So, there I am, driving to work through glorious countryside, a golden sun rising across dewy hills.  I stop to take a sharp right turn up a steep hill and shift into first gear, which crunches a bit, but it is only when I try to reverse to park that I realise my gears are stuck, completely stuck, in first.

Yes I did panic a bit, there were buses, school kids, a lolly-pop man and other parents and staff waiting to come in.  I had to get home for a webinar in 3 hours and then the rain came.  I moved up the hill out of the way but didn’t know where the road led so pulled in.

And then the love started.  One of the grandparents dropping of his grandchildren, rolled the car into reverse and parked it then told me to ring him if I needed a lift home.  The office staff dealt with the RAC while I taught. The caretaker had a look to see if he thought I should drive home in first gear, and when he said ‘No’, the receptionist, took my car key and the name of my mechanic as I phoned the grandfather for that lift home.  It was so kind of him and so lovely to get to know someone I have only ever nodded to in the carpark. The RAC guy did his job, not minding that I wasn’t with the car and took it to my mechanic who had stayed in touch throughout, let me know when it got there.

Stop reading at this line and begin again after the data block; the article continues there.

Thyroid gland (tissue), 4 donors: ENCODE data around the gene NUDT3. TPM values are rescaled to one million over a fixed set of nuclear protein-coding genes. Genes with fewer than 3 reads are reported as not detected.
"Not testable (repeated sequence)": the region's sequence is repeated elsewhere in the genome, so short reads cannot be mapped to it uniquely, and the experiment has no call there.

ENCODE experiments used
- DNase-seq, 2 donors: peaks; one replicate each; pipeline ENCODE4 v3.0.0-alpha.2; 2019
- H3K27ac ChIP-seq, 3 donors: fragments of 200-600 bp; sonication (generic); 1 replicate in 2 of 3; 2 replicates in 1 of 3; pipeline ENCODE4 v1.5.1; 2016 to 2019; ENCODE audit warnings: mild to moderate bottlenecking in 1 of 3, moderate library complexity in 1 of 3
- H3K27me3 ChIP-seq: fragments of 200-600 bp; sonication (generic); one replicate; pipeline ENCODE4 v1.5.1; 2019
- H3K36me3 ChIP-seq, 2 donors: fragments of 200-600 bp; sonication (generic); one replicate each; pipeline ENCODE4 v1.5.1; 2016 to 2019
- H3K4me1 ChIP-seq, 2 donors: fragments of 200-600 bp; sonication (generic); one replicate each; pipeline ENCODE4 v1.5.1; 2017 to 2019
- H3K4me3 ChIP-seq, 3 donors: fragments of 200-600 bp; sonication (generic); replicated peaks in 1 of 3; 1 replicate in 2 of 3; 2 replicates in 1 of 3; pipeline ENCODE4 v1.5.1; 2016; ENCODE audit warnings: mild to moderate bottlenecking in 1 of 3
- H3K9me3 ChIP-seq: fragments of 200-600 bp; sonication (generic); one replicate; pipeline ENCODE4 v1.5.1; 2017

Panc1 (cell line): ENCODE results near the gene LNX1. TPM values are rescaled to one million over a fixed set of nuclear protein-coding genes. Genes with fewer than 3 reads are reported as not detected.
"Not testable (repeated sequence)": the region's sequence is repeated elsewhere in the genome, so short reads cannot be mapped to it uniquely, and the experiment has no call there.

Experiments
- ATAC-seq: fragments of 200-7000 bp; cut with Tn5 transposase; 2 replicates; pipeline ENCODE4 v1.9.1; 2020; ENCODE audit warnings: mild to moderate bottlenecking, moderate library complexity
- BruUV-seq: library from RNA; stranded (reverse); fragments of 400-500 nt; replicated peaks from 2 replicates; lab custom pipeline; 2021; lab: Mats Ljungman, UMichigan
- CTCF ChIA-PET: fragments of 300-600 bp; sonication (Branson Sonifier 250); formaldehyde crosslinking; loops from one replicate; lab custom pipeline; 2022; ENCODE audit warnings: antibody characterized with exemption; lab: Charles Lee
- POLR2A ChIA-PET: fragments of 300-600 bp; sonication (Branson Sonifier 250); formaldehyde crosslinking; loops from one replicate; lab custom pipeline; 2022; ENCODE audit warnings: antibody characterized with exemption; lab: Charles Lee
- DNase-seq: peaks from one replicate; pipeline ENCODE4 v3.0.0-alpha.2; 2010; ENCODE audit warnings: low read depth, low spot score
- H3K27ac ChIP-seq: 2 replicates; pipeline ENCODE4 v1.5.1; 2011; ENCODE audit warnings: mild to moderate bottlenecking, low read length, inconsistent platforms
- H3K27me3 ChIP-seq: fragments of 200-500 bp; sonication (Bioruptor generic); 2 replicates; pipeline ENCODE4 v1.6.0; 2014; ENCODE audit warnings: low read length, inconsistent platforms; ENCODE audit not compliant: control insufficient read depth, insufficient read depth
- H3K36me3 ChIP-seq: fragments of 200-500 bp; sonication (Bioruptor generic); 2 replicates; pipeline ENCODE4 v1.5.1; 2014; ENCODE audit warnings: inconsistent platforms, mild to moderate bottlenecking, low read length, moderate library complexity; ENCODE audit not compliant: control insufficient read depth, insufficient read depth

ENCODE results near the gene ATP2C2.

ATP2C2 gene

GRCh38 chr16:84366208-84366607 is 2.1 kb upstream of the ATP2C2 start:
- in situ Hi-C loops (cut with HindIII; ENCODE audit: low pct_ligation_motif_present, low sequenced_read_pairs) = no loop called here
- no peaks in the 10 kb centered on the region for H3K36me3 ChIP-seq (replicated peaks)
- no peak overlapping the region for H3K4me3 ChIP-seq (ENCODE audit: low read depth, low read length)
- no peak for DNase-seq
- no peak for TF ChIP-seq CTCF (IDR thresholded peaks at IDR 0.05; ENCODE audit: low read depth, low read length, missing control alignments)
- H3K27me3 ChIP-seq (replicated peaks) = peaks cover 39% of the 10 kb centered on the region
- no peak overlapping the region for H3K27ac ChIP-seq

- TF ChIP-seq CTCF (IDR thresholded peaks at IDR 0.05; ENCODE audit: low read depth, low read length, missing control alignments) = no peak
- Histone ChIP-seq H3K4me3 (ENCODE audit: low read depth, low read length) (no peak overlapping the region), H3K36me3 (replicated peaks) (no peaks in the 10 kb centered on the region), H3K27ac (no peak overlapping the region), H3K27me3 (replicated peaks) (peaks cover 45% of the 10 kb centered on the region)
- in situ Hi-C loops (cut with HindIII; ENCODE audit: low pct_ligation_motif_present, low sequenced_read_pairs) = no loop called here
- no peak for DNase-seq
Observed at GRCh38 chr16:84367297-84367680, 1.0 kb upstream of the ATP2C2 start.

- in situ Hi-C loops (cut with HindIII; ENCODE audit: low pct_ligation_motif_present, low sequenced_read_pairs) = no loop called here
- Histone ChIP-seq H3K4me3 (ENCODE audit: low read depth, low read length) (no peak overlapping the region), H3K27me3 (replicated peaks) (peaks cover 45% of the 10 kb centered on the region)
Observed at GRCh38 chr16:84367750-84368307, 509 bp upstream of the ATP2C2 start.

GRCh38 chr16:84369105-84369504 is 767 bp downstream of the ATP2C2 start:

So, instead of feeling stressed and anxious, I actually felt really looked after.

I told a friend afterwards and she laughed because she said she would have focused on what had gone wrong; the gear box, the cost: either £2k to get it fixed or a new car, and the hassle.  And whilst all of that is true, it isn’t where I focused. I actually just accepted all that and then noticed the lovely people helping me.

Albert Ellis, father of cognitive psychology, says it isn’t what happens to us that makes us miserable, but what we think about it.  Whilst I don’t think holds true things like grief and abuse, I do think, for things like this, it is.  I think it is something I have learned to do and I think meditation helps me notice what I am thinking, which then allows me to change it.

  1. Notice how you are feeling. Use your body to give you information eg heart rate, breathing, tension
  2. This will help you notice what you are thinking.  Take a few breaths and watch your thoughts
  3. Decide if the thoughts are helpful (eg, if they are telling you to get away from a dangerous situation – they are helpful!)
  4. If they are helpful, act on them
  5. If they are not helpful because they aren’t solving the problem or are causing you stress, then look around for something positive to focus on instead
  6. The positive could be in the outside world; other people, nature, weather, your warm coat, your phone, or it could be inside you; your health, your feet standing firmly on the ground
  7. The more you focus on either solving the problem or something positive, the calmer you will feel.

I’ve been practicing it a long time so when the car broke down, focusing on the positive just happened automatically and I’m glad it did.

[Thank you Jon Lydon for the image]

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